The war on drugs seem more like the war on black and brown people because when you look at the prison population, the majority of those incarcerated are mostly black and brown people with minor drug offenses.
Most of those sentenced for possession had the Marijuana for personal use and were non violent offenders.
It appears the system was designed to incarcerate minorities on frivolous charges so they can have free labor for corporations.
See what is reported by the Root.
The City of Seattle on Friday filed a motion asking the court to vacate hundreds of marijuana possession convictions going back three decades and adversely impacting people of color.
City Attorney Pete Holmes acknowledged the racial disparity in marijuana convictions, citing an ACLU report showing that African Americans are more than three times more likely to be arrested for pot possession than whites, despite the facts that blacks and whites use at the same rates.
As we see marijuana sold in retail storefronts today, people who simply had a joint in their pocket a decade ago still have a red mark on their records,” Holmes said in a statement. “It’s long past time we remedy the drug policies of yesteryear, and this is one small step to right the injustices of a drug war that has primarily targeted people of color. I’m hopeful the court will choose to clear these charges.
Marijuana is now legal in the state of Washington; voters approved its recreational use in 2012. A 2017 report forecasts the state to take in about $730 million from sales of legalized marijuana over the next two years.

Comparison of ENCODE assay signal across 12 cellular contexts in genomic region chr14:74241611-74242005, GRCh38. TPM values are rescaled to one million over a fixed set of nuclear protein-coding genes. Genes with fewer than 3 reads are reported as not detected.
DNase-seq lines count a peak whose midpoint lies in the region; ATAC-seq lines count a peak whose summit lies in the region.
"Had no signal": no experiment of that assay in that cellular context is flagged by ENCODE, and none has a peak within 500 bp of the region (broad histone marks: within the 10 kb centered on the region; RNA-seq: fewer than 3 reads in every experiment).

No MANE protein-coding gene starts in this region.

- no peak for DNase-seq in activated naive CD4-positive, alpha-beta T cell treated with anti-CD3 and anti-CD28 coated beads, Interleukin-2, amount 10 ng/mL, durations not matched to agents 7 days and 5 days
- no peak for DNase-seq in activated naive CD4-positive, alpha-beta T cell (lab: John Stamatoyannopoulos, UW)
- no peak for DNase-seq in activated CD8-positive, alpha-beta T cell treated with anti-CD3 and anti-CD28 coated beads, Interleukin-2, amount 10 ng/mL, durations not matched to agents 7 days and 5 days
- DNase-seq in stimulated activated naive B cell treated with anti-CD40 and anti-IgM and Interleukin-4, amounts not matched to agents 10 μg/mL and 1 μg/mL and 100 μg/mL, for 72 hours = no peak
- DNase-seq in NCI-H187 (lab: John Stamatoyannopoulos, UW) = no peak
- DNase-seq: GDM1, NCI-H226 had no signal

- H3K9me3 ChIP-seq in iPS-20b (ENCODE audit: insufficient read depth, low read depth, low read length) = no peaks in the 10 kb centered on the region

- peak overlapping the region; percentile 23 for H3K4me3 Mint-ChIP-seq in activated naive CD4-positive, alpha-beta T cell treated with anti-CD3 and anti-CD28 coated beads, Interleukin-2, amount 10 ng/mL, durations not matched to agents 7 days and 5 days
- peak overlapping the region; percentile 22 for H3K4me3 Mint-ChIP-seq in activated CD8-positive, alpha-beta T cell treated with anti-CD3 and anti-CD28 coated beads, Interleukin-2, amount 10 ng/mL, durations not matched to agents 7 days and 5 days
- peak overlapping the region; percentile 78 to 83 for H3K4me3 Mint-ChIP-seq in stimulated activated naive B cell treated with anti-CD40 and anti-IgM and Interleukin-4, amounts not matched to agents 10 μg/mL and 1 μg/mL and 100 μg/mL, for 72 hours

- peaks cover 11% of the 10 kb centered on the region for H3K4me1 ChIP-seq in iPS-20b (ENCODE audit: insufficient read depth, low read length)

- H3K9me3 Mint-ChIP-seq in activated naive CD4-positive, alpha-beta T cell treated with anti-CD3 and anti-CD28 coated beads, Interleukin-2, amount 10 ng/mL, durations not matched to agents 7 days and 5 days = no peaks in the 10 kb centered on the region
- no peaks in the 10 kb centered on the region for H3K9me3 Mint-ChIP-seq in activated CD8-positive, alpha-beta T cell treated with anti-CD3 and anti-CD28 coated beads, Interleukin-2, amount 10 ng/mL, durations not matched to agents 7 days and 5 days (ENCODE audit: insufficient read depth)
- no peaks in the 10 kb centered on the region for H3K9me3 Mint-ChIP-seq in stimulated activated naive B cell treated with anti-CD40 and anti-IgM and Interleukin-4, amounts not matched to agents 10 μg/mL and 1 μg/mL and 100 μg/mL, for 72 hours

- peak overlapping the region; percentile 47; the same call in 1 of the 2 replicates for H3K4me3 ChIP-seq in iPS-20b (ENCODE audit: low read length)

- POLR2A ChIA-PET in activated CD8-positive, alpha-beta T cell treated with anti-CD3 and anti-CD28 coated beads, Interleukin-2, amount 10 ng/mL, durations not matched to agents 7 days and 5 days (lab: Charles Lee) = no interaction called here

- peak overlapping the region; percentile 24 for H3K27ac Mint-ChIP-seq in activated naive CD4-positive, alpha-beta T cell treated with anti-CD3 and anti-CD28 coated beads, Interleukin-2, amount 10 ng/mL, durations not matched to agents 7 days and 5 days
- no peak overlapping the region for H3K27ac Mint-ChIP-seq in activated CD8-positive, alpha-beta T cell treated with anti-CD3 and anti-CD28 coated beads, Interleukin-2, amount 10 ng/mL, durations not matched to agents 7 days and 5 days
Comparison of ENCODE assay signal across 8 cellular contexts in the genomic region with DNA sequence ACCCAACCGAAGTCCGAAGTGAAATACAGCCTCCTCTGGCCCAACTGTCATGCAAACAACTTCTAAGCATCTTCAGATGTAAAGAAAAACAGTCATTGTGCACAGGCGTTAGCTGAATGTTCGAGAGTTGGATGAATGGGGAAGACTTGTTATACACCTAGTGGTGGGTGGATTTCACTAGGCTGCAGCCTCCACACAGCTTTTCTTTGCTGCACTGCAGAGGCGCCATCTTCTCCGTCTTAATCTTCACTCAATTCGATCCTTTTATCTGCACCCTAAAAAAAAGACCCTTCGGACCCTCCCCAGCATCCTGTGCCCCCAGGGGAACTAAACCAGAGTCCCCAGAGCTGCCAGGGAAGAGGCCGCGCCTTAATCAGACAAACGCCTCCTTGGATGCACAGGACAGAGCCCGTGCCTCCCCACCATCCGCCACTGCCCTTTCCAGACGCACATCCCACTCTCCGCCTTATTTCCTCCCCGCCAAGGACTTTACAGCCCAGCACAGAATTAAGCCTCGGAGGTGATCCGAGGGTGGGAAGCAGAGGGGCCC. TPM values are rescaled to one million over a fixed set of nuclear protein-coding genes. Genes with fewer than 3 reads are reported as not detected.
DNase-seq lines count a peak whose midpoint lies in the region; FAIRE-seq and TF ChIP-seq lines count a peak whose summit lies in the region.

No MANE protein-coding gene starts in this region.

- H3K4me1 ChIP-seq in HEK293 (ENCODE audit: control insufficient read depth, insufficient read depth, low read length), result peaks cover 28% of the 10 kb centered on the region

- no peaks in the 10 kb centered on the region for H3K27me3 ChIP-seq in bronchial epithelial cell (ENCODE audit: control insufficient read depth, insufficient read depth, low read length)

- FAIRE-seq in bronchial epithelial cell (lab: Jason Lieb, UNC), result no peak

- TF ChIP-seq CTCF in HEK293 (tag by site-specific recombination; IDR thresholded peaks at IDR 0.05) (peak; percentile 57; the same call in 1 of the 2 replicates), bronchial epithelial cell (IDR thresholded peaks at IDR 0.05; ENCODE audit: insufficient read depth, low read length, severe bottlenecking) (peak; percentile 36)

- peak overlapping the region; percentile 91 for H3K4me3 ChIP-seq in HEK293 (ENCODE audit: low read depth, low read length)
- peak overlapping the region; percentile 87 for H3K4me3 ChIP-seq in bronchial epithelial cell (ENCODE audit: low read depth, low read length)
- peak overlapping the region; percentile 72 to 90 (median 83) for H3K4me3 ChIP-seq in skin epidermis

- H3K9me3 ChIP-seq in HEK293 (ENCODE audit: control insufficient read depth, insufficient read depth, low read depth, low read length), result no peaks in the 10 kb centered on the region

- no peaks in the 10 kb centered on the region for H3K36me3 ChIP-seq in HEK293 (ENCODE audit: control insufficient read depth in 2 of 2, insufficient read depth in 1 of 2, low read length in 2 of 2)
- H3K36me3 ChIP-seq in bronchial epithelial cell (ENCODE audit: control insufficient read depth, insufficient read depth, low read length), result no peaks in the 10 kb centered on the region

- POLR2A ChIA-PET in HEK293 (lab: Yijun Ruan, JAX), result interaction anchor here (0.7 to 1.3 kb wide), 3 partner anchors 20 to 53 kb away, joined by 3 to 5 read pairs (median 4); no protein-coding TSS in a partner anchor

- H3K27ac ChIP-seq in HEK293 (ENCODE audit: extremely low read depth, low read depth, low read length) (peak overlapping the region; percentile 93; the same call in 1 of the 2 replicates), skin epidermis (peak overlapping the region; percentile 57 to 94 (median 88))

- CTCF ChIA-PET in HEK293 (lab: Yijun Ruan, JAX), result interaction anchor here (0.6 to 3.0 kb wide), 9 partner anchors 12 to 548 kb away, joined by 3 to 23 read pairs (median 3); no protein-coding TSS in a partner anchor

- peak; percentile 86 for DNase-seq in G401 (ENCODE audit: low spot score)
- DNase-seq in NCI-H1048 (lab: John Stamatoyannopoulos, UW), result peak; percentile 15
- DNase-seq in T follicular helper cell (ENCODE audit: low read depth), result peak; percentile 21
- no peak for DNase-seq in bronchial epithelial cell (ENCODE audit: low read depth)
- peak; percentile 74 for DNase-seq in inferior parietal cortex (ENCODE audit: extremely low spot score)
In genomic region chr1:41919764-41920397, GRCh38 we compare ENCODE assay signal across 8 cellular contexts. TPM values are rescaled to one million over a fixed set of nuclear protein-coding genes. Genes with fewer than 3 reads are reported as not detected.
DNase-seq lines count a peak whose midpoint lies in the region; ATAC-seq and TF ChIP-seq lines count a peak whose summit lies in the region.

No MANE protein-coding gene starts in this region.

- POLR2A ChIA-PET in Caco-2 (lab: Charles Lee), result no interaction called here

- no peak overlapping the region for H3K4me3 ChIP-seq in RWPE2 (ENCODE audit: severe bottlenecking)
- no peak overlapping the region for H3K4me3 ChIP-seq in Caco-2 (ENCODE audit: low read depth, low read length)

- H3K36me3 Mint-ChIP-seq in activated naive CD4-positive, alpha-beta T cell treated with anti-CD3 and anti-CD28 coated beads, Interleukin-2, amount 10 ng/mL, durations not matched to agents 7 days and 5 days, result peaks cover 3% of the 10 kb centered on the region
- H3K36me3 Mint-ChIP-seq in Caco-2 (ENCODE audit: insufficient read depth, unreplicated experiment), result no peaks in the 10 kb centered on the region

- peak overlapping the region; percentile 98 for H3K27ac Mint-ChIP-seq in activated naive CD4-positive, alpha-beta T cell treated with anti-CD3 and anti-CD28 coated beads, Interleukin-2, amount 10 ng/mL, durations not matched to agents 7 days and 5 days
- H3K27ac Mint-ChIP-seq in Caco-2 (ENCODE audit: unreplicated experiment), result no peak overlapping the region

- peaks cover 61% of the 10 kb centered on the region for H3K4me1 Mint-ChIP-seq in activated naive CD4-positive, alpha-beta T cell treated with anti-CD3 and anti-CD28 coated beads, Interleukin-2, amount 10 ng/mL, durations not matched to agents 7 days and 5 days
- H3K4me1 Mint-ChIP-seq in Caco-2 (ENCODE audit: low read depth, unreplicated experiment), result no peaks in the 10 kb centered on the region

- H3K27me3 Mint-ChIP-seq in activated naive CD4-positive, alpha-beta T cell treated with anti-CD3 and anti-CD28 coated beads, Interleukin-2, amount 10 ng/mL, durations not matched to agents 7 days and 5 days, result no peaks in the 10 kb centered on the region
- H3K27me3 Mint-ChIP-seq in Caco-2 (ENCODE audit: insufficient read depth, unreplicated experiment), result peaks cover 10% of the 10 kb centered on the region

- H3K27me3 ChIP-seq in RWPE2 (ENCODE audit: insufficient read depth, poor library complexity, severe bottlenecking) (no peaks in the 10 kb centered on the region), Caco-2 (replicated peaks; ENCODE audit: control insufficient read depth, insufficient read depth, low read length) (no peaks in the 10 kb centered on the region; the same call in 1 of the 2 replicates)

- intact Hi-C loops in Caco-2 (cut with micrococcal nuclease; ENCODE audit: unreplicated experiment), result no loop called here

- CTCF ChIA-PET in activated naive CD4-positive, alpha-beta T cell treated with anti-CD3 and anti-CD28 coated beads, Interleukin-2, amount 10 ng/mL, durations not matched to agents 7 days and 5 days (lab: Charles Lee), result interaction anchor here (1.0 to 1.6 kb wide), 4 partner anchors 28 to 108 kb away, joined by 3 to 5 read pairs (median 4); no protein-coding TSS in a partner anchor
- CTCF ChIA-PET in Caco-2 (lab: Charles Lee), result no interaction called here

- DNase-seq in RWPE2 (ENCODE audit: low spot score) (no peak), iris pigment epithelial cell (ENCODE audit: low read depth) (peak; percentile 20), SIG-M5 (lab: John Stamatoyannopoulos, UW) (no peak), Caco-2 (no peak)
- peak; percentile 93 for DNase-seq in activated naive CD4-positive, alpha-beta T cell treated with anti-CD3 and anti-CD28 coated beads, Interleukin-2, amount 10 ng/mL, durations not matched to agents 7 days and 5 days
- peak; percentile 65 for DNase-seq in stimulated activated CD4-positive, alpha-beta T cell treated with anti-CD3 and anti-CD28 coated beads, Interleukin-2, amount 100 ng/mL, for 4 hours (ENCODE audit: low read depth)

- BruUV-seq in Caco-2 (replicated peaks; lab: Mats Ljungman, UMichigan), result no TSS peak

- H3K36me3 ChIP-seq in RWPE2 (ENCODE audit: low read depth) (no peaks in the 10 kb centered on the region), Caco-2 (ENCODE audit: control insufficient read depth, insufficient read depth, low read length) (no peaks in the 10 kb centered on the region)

In February, Seattle Mayor Jenny Durkan announced the proposed reversals in a press release, saying the move would affect 542 people who have weed convictions on their records.
“Vacating charges for misdemeanor marijuana possession is a necessary step to correct the injustices of what was a failed war on drugs, which disproportionately affected communities of color in Seattle,” the Democratic mayor said.
“The war on drugs in large part became a war on people who needed opportunity and treatment,” she added.” While we cannot reverse all the harm that was done, we must do our part to give Seattle residents — including immigrants and refugees — a clean slate.”
The Hill reports that Seattle is following in the footsteps of Philadelphia District Attorney Larry Krasner, who in February dropped more than 50 criminal charges against residents for marijuana possession, in a radical new policy shift that he says should free up “[police] resources to solve homicides.”
See More- Source: The Root